Table 1 presents the characteristics of the F1 adsorbent. Figure 1 displays the morphology of the original activated alumina grain support (Fig. 1a) and the F1 adsorbent (Figs. 1b). Comparing Fig. 1a with Fig. 1b reveals that the morphology was smoother after the reaction in the FBR had proceeded for three months. Figure 2 shows the XRD patterns of the F1 adsorbent. The XRD data were analyzed using the F1 adsorbent of iron according to the diffraction files of the Joint Committee on Powder Diffraction Standards (JCPDS). The JCPDS data on oxyhydroxides of iron were compared. The main diffraction peaks of the F1 adsorbent at 2θ = 21.20, 36.60 and 53.20 were carefully compared with the standard for goethite (α-FeOOH—file number 81-0464). Accordingly, the peaks of F1 adsorbent were identified with the phase α-FeOOH. However, the XRD pattern of the F1 adsorbent exhibits very weak diffraction intensities indicating that the F1 adsorbent contained a very small amount of crystalline goethite.

Table 1 Properties of the F1 adsorbent

Fig. 1        Scanning electron micrographs of (a) original support and (b) F1 adsorbent.

Fig. 2        X-ray diffraction pattern of the F1 adsorbent showing the intensities in the region 2θ = 10 — 800.


Fig. 3        Adsorption isotherms of Cu2+ onto F1 adsorbent at different temperatures.


Figure 3 plots the adsorption isotherms of Cu2+ adsorption by F1 adsorbent at various temperatures. All batch experimental data were fitted to the isotherm models of the well-known Langmuir and Freundlich using the method of least squares and an optimization algorithm. Figures 4a and 4b display linear plots of Ce / q e vs. Ce and lnqe vs. lnCe. For each isotherm in Fig. 4a, the values of qm and KL were determined from experimental data by linear regression. According to Fig. 4b, the values of KFand n were obtained similarly.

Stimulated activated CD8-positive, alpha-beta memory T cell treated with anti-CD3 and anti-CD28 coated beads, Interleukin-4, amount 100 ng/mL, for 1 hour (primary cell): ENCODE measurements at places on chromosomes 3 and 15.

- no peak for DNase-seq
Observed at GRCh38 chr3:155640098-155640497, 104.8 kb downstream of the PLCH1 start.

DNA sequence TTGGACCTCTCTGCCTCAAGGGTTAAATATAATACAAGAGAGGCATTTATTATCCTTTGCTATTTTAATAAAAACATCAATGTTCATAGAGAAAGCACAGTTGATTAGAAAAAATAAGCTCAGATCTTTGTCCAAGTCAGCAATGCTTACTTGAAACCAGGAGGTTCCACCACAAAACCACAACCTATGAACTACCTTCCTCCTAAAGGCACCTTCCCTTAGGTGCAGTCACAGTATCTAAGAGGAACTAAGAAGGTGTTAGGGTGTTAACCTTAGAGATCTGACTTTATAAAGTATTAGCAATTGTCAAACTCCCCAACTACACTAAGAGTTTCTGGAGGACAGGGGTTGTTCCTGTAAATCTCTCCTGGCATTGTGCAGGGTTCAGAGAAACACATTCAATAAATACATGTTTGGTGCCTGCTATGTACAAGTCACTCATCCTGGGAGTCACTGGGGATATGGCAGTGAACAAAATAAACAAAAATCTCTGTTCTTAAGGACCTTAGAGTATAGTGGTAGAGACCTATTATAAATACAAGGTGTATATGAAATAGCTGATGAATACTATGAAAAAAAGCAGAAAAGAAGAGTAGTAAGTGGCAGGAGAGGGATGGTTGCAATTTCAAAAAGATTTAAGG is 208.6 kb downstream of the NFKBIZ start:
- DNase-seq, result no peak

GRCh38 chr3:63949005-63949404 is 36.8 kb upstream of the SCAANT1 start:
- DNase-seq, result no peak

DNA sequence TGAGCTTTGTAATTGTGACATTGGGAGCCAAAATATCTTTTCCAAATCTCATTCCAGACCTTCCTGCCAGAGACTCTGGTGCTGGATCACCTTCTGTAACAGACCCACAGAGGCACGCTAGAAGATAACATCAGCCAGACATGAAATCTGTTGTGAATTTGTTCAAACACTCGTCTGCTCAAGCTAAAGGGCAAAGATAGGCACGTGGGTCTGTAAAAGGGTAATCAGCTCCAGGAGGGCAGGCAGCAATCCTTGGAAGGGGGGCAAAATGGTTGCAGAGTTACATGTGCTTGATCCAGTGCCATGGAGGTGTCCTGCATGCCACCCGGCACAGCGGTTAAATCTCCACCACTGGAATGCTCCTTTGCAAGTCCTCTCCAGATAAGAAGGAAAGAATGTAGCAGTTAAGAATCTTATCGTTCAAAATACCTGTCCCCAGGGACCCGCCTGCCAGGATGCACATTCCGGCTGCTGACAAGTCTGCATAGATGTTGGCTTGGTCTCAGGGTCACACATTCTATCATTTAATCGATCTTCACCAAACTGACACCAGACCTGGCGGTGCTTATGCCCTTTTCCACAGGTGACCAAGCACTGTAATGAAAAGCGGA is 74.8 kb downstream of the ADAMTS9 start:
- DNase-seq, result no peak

Fig. 4        Linearized (a) Langmuir and (b) Freundlich isotherm models for Cu2+ adsorption by the F1 adsorbent at different temperatures.

Fig. 5        The standard free energy change versus standard enthalpy change for F1 adsorbent and the other adsorption systems.


Fig. 5 plots the free energy change vs. enthalpy change to yield the thermodynamic parameters evaluated herein and previous literature. A positive standard enthalpy change of 9.2 kJ mol−1 obtained in this study indicates that the adsorption of Cu2+ by the F1 adsorbent is endothermic, which fact is evidenced by the increase in the adsorption of Cu2+ with temperature. A negative change in adsorption standard free energy reveals that the adsorption reaction is a spontaneous process. The positive standard entropy change may be caused the release of water molecules in the ion exchange reaction between the adsorbate and the functional groups on the surfaces of the F1 adsorbent. These results were similar to most of the data shown in Fig. 5. In previous literature, although the standard enthalpy change for adsorption of very different adsorbate onto distinct adsorbent covers a wide range (–85~+160 kJ mol-1), the standard free energy change at 30˚C remain within ±30 kJ mol-1.